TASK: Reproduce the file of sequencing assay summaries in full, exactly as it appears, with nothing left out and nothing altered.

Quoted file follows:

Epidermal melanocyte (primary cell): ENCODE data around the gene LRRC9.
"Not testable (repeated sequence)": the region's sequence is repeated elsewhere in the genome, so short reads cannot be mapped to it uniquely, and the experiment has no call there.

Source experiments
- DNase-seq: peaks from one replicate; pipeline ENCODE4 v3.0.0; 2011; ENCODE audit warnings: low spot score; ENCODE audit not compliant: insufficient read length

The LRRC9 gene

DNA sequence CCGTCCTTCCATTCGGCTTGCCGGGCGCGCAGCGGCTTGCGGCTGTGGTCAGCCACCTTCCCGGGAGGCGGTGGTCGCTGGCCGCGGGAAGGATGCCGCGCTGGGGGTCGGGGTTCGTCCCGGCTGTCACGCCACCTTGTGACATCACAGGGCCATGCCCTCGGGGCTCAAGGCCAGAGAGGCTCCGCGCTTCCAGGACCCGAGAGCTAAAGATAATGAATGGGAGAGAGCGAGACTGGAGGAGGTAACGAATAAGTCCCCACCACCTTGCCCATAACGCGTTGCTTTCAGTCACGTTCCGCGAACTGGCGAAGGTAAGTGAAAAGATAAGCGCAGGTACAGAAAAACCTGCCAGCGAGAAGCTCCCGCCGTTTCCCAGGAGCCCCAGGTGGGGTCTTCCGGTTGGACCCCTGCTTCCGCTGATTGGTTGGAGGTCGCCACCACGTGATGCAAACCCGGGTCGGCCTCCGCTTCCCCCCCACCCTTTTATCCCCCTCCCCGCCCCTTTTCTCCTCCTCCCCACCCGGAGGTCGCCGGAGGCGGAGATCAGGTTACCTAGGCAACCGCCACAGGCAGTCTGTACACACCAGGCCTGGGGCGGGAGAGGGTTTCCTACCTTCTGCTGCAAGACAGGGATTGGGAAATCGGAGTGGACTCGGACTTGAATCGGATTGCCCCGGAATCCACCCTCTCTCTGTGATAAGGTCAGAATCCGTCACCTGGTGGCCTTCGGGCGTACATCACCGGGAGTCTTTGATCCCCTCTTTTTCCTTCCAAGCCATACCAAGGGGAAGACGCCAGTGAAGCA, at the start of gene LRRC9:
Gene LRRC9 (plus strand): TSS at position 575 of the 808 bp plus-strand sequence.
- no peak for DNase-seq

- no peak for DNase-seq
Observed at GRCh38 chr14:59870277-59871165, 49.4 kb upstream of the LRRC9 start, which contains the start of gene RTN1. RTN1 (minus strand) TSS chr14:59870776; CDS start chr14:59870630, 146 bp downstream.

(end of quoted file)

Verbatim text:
Epidermal melanocyte (primary cell): ENCODE data around the gene LRRC9.
"Not testable (repeated sequence)": the region's sequence is repeated elsewhere in the genome, so short reads cannot be mapped to it uniquely, and the experiment has no call there.

Source experiments
- DNase-seq: peaks from one replicate; pipeline ENCODE4 v3.0.0; 2011; ENCODE audit warnings: low spot score; ENCODE audit not compliant: insufficient read length

The LRRC9 gene

DNA sequence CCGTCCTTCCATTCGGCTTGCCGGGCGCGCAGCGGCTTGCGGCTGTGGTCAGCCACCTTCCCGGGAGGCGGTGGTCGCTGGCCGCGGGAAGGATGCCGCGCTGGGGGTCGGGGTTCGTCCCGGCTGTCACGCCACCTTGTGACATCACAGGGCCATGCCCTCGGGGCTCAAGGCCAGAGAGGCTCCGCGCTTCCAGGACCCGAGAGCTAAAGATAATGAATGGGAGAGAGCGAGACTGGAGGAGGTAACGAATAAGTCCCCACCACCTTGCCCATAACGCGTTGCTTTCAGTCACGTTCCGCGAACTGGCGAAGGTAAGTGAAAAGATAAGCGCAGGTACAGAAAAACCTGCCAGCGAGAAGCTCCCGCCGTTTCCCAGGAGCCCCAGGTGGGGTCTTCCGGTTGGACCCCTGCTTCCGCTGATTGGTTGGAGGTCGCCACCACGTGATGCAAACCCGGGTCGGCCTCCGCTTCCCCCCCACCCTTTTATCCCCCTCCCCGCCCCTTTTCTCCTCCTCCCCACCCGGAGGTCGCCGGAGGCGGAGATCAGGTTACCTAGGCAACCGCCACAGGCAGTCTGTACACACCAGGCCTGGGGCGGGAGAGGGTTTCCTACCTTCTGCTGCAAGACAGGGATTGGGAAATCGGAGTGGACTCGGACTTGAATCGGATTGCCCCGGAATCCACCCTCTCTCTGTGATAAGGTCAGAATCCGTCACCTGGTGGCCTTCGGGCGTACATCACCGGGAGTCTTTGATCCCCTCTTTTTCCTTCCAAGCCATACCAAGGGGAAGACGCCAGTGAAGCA, at the start of gene LRRC9:
Gene LRRC9 (plus strand): TSS at position 575 of the 808 bp plus-strand sequence.
- no peak for DNase-seq

- no peak for DNase-seq
Observed at GRCh38 chr14:59870277-59871165, 49.4 kb upstream of the LRRC9 start, which contains the start of gene RTN1. RTN1 (minus strand) TSS chr14:59870776; CDS start chr14:59870630, 146 bp downstream.